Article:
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When she reported her marital status change to them she was told that we would have to file a Joint Tax return for 2020 or else she would have to pay back some (?) amount of money that was provided by ACA for her insurance, even though she was only married for 4+ months of 2020.

Since you were married on Dec 31, the IRS considers you to be married for the entire year. That means that you do have to use one of the Married filing statuses - MFJ or MFS. People filing MFS are not even eligible for a Premium Tax Credit (PTC), so it's unlikely that filing MFS will be advantageous to either of you, unless you live in Ohio, or if one of you is using an income based repayment plan for student loans. And even then, MFS may not be advantageous to you jointly.

The Ambetter people made it sound very onerous and complicated if she did not comply.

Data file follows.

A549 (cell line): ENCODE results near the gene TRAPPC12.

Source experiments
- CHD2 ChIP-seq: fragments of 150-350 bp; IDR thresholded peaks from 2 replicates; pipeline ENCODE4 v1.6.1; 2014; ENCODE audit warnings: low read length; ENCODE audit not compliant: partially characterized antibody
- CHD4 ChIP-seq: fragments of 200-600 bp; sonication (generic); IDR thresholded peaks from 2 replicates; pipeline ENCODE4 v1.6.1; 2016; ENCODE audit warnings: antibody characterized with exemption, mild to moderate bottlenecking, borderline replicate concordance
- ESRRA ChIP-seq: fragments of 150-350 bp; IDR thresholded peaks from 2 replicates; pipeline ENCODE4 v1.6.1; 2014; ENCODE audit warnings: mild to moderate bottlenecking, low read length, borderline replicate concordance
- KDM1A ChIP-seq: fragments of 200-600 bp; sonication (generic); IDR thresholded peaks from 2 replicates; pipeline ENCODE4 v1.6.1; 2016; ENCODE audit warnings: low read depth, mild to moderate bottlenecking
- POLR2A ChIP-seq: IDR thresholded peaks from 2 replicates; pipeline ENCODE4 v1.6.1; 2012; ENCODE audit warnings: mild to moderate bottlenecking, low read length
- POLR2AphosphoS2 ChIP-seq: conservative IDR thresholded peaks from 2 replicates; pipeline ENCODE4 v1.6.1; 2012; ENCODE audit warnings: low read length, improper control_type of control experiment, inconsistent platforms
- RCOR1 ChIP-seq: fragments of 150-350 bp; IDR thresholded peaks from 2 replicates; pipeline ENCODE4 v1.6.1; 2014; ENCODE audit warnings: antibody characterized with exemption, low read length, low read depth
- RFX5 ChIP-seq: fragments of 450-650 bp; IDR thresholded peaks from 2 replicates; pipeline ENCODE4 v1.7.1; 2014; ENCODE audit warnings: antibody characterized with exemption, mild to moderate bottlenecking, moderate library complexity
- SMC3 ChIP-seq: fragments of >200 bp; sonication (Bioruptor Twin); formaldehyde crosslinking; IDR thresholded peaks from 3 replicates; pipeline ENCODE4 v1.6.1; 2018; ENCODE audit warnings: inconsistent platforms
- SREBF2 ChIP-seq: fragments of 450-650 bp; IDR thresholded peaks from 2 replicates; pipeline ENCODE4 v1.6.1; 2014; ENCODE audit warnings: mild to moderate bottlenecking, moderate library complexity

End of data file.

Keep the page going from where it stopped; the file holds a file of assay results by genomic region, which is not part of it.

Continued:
Does anyone know if this sounds right and/or is correct following the marital status change. We probably will do a joint filing in any case, but I want to see what the options are.


Well, when you file, you will need to "comply" by including the information on her insurance and the PTC in your tax return, or you will likely get questions from the IRS, since her SS number is associated with a PTC. I will say, it may be somewhat onerous and complicated to "comply" because you will need to include Form 8962, which can be a confusing form. I would suggest reading IRS Pub 974 https://www.irs.gov/pub/irs-pdf/p974.pdf The current edition is for use with 2019 returns, but it contains a section on "Alternative Calculation for Year of Marriage" that may help with your situation. I am not aware of any changes that would have made changes to that calculation for 2020, but it would be a good idea to check the 2020 version when it comes out.

AJ
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